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A key feature is perhaps the ability to condense fast tweets into one card. Clicking on the Android Headlines “fynch” above for instance, will give you a rundown of our most recent tweets:

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Now, if you wanted to reply or retweet, you’d be taken to the official Twitter app, however you can still click on those fun links directly from Fynch:

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This aspect of the app is a little annoying but, it’s not a deal breaker and Fynch never makes any attempt to hide the fact that it’s not a full Twitter client. Overall, you’ll find that Fynch encourages a more easy-going look at your Twitter feed and for those that can’t always find the time, it’s brilliant. What’s is particularly nice about Fynch is the notifications, they’re clean and expandable in devices running 4.1 and above:

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Opinion: I love Twitter, as in I love the idea of Twitter. I have nowhere near as many followers as I’d like – you’re welcome to follow me – but I follow a lot of people on there and I can really see the value in it. Checking my feed manually though? That’s a real chore in a world filled with timezones and too little time, Fynch helps in this regard by condensing things into quick and easy Google Now style cards for you to take a look at. If you’ve been away from Twitter for a few days or so and you want a quick recap of what’s been happening on your feed, then Fynch is a great app to help with that.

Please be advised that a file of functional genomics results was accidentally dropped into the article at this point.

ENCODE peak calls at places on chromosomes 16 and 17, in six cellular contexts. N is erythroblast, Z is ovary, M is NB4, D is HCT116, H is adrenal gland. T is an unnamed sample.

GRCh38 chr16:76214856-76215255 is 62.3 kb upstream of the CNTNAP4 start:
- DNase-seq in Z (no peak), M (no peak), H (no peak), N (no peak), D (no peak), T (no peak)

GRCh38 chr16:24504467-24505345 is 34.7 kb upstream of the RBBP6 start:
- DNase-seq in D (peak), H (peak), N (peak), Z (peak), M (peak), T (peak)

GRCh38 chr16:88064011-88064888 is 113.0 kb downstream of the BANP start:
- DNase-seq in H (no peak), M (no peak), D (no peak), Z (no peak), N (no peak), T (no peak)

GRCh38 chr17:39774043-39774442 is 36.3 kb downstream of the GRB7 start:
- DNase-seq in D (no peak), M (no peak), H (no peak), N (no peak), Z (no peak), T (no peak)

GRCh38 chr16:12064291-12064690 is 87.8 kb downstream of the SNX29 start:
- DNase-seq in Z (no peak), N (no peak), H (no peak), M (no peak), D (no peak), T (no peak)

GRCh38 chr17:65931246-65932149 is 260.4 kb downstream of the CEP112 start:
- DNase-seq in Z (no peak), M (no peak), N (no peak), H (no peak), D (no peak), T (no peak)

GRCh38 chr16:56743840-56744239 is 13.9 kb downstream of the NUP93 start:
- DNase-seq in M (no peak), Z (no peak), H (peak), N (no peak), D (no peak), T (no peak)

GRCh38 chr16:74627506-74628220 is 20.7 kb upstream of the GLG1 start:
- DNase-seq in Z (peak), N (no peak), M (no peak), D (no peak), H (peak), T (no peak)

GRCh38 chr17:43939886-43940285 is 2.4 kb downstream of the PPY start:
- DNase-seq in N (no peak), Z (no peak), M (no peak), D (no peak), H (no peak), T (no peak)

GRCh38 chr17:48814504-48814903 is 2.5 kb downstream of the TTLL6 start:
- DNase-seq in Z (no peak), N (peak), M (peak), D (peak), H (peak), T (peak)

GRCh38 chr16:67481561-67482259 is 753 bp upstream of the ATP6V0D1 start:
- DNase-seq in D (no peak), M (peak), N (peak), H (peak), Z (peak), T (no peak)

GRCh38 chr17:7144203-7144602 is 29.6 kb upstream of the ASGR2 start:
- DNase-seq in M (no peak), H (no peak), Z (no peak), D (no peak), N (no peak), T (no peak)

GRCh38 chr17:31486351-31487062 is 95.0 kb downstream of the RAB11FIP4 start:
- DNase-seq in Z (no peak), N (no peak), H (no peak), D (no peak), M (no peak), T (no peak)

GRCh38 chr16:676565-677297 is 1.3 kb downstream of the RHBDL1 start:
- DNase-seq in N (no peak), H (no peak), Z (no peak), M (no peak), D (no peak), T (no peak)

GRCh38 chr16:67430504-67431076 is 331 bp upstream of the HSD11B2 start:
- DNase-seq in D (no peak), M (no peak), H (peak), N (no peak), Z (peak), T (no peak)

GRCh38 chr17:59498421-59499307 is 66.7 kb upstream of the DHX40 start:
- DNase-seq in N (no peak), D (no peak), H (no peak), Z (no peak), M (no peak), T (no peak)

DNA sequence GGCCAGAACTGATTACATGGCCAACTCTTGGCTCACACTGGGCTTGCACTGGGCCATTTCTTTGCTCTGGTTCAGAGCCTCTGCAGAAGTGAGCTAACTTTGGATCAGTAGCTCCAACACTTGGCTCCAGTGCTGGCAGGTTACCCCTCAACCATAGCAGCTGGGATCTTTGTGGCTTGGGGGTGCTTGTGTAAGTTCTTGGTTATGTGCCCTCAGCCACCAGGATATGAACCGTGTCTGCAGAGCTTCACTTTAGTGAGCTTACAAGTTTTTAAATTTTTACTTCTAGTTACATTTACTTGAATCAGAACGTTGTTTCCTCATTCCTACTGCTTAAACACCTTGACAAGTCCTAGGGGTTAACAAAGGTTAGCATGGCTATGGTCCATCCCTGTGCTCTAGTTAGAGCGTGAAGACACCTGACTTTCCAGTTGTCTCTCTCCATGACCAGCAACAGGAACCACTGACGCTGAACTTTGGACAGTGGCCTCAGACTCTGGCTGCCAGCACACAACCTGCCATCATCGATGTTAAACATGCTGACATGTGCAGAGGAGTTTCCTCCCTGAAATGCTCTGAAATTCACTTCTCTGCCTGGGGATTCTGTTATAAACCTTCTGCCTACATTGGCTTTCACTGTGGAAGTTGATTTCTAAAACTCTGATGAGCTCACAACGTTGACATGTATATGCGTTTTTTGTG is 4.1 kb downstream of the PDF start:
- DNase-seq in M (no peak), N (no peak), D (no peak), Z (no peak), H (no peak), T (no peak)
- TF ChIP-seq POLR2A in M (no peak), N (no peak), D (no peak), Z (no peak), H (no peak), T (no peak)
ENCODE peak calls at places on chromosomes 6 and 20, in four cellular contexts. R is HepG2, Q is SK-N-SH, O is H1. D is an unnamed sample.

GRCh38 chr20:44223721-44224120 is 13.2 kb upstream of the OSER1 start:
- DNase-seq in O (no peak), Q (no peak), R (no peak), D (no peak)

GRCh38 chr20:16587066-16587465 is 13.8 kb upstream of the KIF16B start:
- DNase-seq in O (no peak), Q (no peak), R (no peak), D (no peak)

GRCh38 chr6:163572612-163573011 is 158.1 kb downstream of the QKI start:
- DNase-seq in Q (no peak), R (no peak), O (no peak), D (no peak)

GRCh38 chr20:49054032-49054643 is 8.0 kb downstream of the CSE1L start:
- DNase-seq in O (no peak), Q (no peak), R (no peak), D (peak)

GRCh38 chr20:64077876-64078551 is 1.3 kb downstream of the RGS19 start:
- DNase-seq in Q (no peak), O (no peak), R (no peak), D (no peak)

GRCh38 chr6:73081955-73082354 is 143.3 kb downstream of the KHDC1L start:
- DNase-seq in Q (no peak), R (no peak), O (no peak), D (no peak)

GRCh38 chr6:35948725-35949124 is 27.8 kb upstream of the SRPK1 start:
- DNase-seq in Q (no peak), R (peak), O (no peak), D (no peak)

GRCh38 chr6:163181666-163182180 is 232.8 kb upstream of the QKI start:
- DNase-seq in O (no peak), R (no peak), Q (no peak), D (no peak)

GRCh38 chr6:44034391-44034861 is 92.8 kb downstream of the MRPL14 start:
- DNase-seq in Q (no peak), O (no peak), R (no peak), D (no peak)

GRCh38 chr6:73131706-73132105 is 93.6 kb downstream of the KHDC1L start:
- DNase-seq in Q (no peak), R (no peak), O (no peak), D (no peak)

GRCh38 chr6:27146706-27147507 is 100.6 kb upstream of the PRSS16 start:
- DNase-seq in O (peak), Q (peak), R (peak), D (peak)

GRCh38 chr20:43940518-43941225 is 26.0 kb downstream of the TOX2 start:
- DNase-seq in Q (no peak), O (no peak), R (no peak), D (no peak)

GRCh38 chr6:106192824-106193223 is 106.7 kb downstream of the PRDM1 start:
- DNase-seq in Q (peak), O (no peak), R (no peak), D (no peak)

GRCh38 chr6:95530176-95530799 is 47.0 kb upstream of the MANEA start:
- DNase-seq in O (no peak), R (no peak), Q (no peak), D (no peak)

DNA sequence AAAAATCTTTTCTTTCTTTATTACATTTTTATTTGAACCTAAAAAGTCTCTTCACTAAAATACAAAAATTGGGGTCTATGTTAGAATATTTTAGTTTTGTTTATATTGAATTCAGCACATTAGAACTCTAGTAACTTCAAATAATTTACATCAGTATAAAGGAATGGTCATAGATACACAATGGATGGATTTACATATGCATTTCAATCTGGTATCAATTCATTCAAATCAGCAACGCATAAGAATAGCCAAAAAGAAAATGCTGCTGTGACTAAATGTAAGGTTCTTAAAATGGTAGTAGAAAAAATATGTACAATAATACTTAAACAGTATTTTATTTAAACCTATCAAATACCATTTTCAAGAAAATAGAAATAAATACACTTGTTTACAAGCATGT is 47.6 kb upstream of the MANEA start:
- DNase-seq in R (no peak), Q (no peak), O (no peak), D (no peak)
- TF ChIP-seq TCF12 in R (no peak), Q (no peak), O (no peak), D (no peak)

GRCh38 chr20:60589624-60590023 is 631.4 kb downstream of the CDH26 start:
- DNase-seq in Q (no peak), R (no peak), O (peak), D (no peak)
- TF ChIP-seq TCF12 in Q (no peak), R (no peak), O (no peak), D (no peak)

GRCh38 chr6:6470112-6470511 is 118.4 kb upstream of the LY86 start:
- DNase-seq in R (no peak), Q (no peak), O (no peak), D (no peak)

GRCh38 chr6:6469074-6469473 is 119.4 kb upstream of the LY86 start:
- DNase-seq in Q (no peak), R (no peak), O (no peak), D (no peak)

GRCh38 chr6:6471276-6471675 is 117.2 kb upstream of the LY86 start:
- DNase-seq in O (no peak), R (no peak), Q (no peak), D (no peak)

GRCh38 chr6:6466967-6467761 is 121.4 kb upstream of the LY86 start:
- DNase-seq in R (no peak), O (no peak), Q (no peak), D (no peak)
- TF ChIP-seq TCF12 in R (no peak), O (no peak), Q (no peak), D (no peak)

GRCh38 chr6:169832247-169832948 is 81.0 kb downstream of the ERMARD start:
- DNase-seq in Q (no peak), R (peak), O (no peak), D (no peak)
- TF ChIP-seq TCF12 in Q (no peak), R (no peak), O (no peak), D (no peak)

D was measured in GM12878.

Ratings

  • Speed (4/5) – It runs well and there were no issues on the Nexus 7 or smartphones I tested it with.
  • Features (3/5) – It’s a little strange to judge Fynch on this because on one hand it needs the Official Twitter App to do anything but, on the other hand it offers you a completely new way of interacting with your Twitter feed.
  • Theme (5/5) – A combination of Holo theming and Google Now style cards? What’s not to love about that?
  • Overall (4/5) – It might be a strange twitter client but, it’s one worth taking a look at, and depending on how you use Twitter it might be just what you’ve been waiting for.

Pros

  • Finally, a truly different approach to making a Twitter client.
  • Brilliant Holo styling makes for a great-looking app.
  • Very easy to get to grips with after initial set-up, definitely something for those that can’t always find the time to trawl through that big long feed.
  • Fynch presents an easier way to keep up to date with what’s happening in your Twitter feed. 

Cons

  • Needs the official Twitter client to retweet etc.
  • Obsessive tweeters might need a more fully-functional app.

Conclusion: It might not be an app for everyone, especially those that are obsessed with Twitter but, Fynch is a great app for those that use Twitter to keep in touch with news, friends and family but, might not have the time to spend all day/night on the thing. Which is where the Fynches come in. You’ll be told when someone tweets after a period of inactivity for instance, and you’ll be able to have tweets from the same user grouped together, which is great for those that have friends or outlets that tweet in quick succession. It’s a nice way to sit back and relax a little bit more when using Twitter, and it’s a damn pretty app as well. RN Software have a number of apps in the Play Store, like the excellent SayIt Launcher